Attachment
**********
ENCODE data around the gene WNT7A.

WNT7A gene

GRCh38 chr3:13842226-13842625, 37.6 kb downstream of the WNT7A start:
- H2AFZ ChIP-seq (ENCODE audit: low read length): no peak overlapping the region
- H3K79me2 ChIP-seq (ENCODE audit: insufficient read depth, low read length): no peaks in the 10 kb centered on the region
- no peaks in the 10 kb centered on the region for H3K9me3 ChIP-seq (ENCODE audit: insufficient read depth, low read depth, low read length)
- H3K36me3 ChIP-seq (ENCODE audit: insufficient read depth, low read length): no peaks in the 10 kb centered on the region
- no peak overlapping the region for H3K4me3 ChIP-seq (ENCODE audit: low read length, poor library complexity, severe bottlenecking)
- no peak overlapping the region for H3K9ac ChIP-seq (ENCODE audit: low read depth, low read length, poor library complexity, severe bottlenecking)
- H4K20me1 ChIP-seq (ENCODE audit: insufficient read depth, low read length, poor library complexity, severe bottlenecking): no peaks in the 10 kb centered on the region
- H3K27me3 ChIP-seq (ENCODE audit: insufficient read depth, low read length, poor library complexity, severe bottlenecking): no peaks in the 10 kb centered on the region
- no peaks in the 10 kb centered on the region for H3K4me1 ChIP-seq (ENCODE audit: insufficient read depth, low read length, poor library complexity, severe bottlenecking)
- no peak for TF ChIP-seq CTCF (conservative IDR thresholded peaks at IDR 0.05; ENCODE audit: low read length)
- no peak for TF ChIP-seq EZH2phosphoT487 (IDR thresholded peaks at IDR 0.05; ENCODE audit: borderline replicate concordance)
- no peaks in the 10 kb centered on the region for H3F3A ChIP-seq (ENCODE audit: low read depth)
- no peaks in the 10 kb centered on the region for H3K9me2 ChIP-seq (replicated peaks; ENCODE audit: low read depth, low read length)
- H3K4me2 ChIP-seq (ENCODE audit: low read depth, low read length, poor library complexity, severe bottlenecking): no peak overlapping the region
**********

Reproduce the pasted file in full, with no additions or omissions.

ENCODE data around the gene WNT7A.

WNT7A gene

GRCh38 chr3:13842226-13842625, 37.6 kb downstream of the WNT7A start:
- H2AFZ ChIP-seq (ENCODE audit: low read length): no peak overlapping the region
- H3K79me2 ChIP-seq (ENCODE audit: insufficient read depth, low read length): no peaks in the 10 kb centered on the region
- no peaks in the 10 kb centered on the region for H3K9me3 ChIP-seq (ENCODE audit: insufficient read depth, low read depth, low read length)
- H3K36me3 ChIP-seq (ENCODE audit: insufficient read depth, low read length): no peaks in the 10 kb centered on the region
- no peak overlapping the region for H3K4me3 ChIP-seq (ENCODE audit: low read length, poor library complexity, severe bottlenecking)
- no peak overlapping the region for H3K9ac ChIP-seq (ENCODE audit: low read depth, low read length, poor library complexity, severe bottlenecking)
- H4K20me1 ChIP-seq (ENCODE audit: insufficient read depth, low read length, poor library complexity, severe bottlenecking): no peaks in the 10 kb centered on the region
- H3K27me3 ChIP-seq (ENCODE audit: insufficient read depth, low read length, poor library complexity, severe bottlenecking): no peaks in the 10 kb centered on the region
- no peaks in the 10 kb centered on the region for H3K4me1 ChIP-seq (ENCODE audit: insufficient read depth, low read length, poor library complexity, severe bottlenecking)
- no peak for TF ChIP-seq CTCF (conservative IDR thresholded peaks at IDR 0.05; ENCODE audit: low read length)
- no peak for TF ChIP-seq EZH2phosphoT487 (IDR thresholded peaks at IDR 0.05; ENCODE audit: borderline replicate concordance)
- no peaks in the 10 kb centered on the region for H3F3A ChIP-seq (ENCODE audit: low read depth)
- no peaks in the 10 kb centered on the region for H3K9me2 ChIP-seq (replicated peaks; ENCODE audit: low read depth, low read length)
- H3K4me2 ChIP-seq (ENCODE audit: low read depth, low read length, poor library complexity, severe bottlenecking): no peak overlapping the region